Docket No. 31163.
Walter W. Flowers, Esq., for the petitioner. Homer F. Benson, Esq., for the respondent.
A partnership of which petitioner was a member owned a compress and warehouse in West Memphis, Arkansas, and in 1946 listed the property with several real estate agents for sale, none of them exclusive. In 1947, the property was sold to a buyer for $175,000. The sale between the partnership and the buyer was effected without the help of any real estate broker. The partnership returned the profits from the sale in 1947, as a capital gain without the deduction of any real estate commission because none was paid. In 1947, a real estate firm brought suit against petitioner and his partner for $12,000, alleging that the firm was entitled to that amount as a commission. In 1948, this suit was compromised by the payment of $5,000. This compromise payment was paid, not as an acknowledgement of liability for the commission claimed but rather for the purpose of avoiding expensive litigation. Held, the $5,000 compromise payment was an ordinary and necessary expense paid during the taxable year for the management, conservation, or maintenance of property held for the production of income under section 23(a)(2) of the Code, and petitioner is entitled to deduct his one-half of the payment thus made. Carl W. Braznell, 16 T.C. 503, followed. Walter W. Flowers, Esq., for the petitioner. Homer F. Benson, Esq., for the respondent.
The deficiency in question is described in the petition as follows:
The deficiency and liability as determined by the Commissioner, in income taxes for the calendar year 1948, in the amount of $1,487.75 of which approximately $1,350.00 is in dispute.
Petitioner makes the following assignment of error:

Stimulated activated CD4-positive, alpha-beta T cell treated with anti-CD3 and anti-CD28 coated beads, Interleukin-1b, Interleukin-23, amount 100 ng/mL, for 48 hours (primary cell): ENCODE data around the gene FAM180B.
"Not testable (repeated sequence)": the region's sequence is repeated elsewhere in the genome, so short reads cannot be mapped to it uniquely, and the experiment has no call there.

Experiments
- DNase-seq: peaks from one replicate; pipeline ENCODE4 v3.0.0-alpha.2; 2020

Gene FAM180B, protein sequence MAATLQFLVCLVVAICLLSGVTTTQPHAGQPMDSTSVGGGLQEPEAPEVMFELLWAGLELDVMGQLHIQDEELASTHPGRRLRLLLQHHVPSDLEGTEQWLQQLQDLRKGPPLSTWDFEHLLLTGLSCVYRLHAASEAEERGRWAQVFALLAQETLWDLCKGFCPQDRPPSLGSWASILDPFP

The determination of tax set forth in said notice of deficiency is based upon the following alleged errors: the Commissioner determined that an expense item of $5,000.00 which was paid by the petitioner as a compromise settlement of a civil law suit against him in the United States District Court at Jonesboro, Arkansas, should be deducted as an item incident to the sale of the business property of the West Memphis Compress Company, a partnership composed of K. H. Francis, a resident of the state of Texas, and Samuel G. Swaim, Tuscaloosa, Alabama. The Commissioner disallowed Petitioner's claim that this compromise settlement of the law suit referred to above should decrease the ordinary income of the West Memphis Compress Company and contends that the item served properly to decrease the profit on the sale of the partnership's interest.
FINDINGS OF FACT.
The petitioner, a resident of Tuscaloosa, Alabama, and his wife filed a joint Federal income tax return for the taxable year 1948, with the collector of internal revenue for the district of Alabama.
During the taxable year 1948, and prior thereto, petitioner and K. H. Francis were equal partners in a cotton compress and warehouse business in West Memphis, Arkansas, which they operated under the firm name of West Memphis Compress Company.
During the year 1946, the petitioner contacted several real estate agents in and around West Memphis, Arkansas, and advised them that the partnership property, that is to say the warehouse and compress, was for sale. None of these agents was given an exclusive right to sell the property. One of the agents so contacted was James Westbrook, a member of the real estate firm of Collins & Westbrook at West Memphis, Arkansas.
During the year, 1947, the petitioner negotiated a sale of the warehouse and properties, West Memphis Compress Company, to Walter May, president of the Farm Bureau of Crittenden County, Arkansas, for $175,000. All of the negotiations and contacts with Walter May were held and performed by the petitioner. The evidence showed that the question of commissions was discussed between the petitioner and the buyer and it was determined by them that no commissions were due any one in connection with this transaction. Thereupon the purchase price was agreed upon the sale was consummated.